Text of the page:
That’s where similarities end, however. The 105 sports Shadow RD technology which provides a low profile design by bringing the pulleys under the mech itself. The new position reduces overall width and ensures stability — even during the toughest efforts.
Another notable difference is the short cage version of the Sora rear derailleur fits sprockets up to 32 teeth, while the 105 only fits 30.
Weighing Cassette Options
105 cassettes are available in 12-25, 11-28, 11-30, 11-32, and 11-34 configurations, and pair with Hyperglide 11-speed chains. Despite having two gears over the Sora groupset, the cassettes are on average lighter (~300g vs. >300g).
Sora cassettes are available in 11-25T, 11-30T, 11-32T, 12-25T, 13-25T, and 14-25T. As expected, these cassettes must be paired with a 9-speed Hyperglide chain.
Whether you want disc-brakes or calipers, Shimano has you covered with each groupset.
Shimano 105 disc brakes boast a more complex hydraulic system that offers superior braking. Sora, on the other hand, is limited to mechanical disc brakes.
If calipers are your thing, then you’ll be happy to know that 105 brakes now have a dual-pivot design with options for directing mounting.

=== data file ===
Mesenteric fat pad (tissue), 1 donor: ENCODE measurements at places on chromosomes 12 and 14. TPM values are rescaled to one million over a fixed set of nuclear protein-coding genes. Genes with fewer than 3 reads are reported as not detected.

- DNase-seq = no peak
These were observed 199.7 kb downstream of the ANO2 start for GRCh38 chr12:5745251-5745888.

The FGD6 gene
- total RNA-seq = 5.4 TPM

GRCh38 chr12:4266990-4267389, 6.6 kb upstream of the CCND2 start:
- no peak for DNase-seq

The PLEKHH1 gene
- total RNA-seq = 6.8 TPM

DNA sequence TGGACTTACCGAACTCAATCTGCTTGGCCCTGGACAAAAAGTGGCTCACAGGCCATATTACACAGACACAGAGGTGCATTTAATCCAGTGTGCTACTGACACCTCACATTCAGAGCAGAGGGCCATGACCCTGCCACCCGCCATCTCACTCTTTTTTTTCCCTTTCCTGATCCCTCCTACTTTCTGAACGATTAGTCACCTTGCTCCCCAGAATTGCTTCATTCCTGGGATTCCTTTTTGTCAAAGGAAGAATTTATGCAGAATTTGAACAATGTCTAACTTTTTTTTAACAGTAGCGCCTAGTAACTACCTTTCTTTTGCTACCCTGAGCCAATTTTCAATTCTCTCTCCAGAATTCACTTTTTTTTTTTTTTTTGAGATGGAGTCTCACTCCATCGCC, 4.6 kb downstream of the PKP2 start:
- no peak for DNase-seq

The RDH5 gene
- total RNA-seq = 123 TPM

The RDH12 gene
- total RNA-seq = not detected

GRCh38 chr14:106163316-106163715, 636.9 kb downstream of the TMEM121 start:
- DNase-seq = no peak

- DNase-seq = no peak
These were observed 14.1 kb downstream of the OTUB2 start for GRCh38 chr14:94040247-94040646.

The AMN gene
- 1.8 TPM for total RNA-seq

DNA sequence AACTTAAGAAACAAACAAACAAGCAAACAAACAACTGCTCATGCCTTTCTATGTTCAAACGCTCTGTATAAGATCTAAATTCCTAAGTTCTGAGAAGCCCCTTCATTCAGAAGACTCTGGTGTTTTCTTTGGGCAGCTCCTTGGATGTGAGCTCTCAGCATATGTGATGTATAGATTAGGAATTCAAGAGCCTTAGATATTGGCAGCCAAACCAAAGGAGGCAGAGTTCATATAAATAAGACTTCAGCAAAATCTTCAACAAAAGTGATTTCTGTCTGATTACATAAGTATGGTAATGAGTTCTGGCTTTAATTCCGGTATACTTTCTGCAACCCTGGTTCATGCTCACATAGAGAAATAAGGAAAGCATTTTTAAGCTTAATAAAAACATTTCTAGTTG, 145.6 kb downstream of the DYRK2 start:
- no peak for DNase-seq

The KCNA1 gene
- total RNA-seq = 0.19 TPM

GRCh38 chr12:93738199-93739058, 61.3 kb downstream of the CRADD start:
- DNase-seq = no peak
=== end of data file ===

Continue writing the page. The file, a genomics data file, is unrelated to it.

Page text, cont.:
The 105 dual-pivot brakes are responsive, dependable, and more aero than previous iterations.
Sora’s calipers also got an upgrade and now have up to 20% more braking power than before.
They’re bang-for-your-buck calipers that offer excellent braking, but don’t expect the same snappiness and stopping power as the 105s.
Let’s Talk About Price
Currently, Shimano 105 (R7000) groupsets retail for about $500 with caliper brakes and about $700 with disc brakes.
Sora (R3000) groupsets can be purchased for about $350 with caliper brakes and $400 with mechanical disc-brakes.
Which Groupset Is Right For Me?
Over the years, Shimano trickles down its technology from ‘higher’ groupsets to ‘lower’ groupsets. This tech hand-me-down has gone on so long that groupset differences are minimal.
At one time, Sora was a forgettable groupset, but owing to trickled down Shimano upgrades, it is now an excellent option for those seeking budget quality. Ultimately, Sora has wide appeal among riders of many disciplines who don’t want to break the bank.
Shimano 105 is still considered the gold standard of groupsets because it hits the sweet spot between price and performance for casual and competitive racers alike. The 105 grouppo is loved for its sleek, lightweight, and sturdy components that give you room to grow as a cyclist without hitting you with Dura-Ace price levels.
Thinking of taking your cycling up a notch? Then Shimano 105 is probably for you. Seeking a budget groupset for your commuter bike, gravel bike, or performance without flash? Then consider the Sora groupset.
At the end of the day, you can’t go wrong with Shimano’s tried and true range of components.
I’ve spent way more time in the bike trade than anyone should reasonably want to. In that time I’ve wanted to make cycling jargon and marketing easier to cut through to help people get the bike of their dreams.
When I’m not writing about bikes, I can be seen out bikepacking on single speed bikes or teaching kids how to ride.